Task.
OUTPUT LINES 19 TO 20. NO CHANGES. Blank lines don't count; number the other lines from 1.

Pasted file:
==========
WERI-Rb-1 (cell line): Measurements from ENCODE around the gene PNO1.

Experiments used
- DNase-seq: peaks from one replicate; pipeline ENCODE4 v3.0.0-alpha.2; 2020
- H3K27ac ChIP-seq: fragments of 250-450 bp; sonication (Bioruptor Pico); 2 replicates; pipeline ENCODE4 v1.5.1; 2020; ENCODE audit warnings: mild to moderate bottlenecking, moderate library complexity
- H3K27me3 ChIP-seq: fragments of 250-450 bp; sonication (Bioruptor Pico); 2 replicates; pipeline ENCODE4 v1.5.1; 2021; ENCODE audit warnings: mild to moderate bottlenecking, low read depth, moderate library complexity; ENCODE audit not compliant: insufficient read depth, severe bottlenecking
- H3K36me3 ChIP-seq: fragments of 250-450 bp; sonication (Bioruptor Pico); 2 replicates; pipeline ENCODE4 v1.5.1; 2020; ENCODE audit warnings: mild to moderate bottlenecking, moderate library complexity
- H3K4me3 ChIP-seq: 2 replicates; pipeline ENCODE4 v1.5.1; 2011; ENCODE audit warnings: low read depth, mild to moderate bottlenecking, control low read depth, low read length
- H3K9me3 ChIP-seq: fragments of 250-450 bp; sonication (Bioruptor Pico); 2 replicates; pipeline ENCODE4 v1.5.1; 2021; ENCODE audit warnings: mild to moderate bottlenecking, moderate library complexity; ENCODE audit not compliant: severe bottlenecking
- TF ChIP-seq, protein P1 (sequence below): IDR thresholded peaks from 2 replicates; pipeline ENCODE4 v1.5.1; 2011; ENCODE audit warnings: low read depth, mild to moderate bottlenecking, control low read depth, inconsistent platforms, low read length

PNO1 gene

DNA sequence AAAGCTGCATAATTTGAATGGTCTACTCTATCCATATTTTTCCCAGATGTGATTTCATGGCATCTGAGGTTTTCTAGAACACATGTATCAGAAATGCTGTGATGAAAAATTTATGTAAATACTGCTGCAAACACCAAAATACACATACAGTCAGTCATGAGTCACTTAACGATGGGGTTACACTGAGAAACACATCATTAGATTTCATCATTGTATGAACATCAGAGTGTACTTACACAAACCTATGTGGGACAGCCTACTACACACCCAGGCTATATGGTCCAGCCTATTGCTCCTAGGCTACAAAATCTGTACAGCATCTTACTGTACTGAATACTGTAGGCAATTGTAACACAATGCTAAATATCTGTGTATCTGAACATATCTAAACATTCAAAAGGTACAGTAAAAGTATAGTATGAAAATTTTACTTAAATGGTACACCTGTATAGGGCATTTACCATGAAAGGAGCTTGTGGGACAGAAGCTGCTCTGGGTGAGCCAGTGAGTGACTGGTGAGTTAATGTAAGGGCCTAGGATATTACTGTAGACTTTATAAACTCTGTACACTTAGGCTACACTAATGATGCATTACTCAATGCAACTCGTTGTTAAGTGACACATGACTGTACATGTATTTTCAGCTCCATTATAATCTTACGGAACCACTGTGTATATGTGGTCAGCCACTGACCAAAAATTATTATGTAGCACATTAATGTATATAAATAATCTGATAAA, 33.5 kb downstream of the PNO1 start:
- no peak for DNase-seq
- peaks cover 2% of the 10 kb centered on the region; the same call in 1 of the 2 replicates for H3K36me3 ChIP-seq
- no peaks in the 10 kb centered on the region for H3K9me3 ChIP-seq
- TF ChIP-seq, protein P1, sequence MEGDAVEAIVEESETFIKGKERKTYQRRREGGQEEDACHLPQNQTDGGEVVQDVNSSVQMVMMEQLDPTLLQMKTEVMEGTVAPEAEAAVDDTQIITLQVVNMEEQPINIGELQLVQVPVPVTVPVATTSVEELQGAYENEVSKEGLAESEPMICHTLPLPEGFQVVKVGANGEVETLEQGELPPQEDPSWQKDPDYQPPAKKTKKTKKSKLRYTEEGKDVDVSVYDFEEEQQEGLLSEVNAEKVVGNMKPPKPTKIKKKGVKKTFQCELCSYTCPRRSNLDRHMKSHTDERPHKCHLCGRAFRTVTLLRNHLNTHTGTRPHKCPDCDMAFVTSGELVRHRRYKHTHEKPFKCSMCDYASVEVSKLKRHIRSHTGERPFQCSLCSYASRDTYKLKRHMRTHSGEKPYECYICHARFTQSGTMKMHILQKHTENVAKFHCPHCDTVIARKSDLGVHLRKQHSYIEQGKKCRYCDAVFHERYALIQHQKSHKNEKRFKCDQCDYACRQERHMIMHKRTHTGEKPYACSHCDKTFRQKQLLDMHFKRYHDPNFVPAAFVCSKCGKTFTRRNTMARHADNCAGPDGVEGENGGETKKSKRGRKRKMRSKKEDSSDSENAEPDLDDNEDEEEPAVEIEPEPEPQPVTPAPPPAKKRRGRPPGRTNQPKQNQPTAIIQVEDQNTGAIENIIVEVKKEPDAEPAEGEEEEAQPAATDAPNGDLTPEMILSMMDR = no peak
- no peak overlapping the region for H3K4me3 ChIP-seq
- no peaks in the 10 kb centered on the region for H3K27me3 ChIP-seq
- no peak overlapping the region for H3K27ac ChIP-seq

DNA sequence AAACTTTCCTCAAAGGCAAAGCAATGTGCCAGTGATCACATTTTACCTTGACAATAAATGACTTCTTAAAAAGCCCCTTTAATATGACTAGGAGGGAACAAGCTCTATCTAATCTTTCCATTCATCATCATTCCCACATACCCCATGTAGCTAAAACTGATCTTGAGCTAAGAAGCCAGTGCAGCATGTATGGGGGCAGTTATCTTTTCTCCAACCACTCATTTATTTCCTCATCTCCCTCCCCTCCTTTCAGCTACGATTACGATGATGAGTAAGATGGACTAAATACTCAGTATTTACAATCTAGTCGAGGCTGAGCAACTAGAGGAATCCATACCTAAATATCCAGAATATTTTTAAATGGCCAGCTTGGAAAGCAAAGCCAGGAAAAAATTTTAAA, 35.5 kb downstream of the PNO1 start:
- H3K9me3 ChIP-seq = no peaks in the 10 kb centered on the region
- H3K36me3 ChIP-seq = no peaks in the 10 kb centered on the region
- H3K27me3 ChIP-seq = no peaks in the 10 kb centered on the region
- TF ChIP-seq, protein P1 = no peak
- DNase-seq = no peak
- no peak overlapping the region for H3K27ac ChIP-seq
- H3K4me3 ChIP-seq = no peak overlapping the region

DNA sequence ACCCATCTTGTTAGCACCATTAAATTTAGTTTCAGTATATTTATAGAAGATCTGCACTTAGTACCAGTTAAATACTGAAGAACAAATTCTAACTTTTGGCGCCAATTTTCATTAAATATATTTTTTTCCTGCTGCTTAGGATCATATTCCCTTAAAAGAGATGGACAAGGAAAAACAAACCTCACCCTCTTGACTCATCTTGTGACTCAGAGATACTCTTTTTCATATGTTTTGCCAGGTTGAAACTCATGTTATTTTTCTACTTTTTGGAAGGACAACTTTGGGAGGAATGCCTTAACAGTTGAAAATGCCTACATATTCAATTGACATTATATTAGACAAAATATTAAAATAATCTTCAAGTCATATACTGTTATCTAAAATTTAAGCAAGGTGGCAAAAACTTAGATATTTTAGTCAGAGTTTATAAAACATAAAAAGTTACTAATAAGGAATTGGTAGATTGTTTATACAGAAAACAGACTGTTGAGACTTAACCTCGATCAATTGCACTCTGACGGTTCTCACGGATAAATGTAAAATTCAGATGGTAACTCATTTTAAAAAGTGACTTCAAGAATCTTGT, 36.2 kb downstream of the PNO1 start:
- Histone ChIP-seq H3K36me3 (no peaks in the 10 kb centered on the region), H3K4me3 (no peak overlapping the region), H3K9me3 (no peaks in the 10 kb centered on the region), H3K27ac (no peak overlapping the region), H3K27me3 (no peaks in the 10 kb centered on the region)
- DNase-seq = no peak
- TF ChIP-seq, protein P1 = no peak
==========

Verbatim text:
DNA sequence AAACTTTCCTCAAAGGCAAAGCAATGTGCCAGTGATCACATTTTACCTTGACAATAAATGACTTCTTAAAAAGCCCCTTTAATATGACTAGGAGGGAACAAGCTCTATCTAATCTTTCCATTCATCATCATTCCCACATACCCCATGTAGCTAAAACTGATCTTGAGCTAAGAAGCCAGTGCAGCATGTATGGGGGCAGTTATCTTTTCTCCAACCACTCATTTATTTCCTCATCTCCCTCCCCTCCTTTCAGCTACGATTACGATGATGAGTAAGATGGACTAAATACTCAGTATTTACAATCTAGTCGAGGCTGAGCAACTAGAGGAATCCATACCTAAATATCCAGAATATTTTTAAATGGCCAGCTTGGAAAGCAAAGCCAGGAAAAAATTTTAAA, 35.5 kb downstream of the PNO1 start:
- H3K9me3 ChIP-seq = no peaks in the 10 kb centered on the region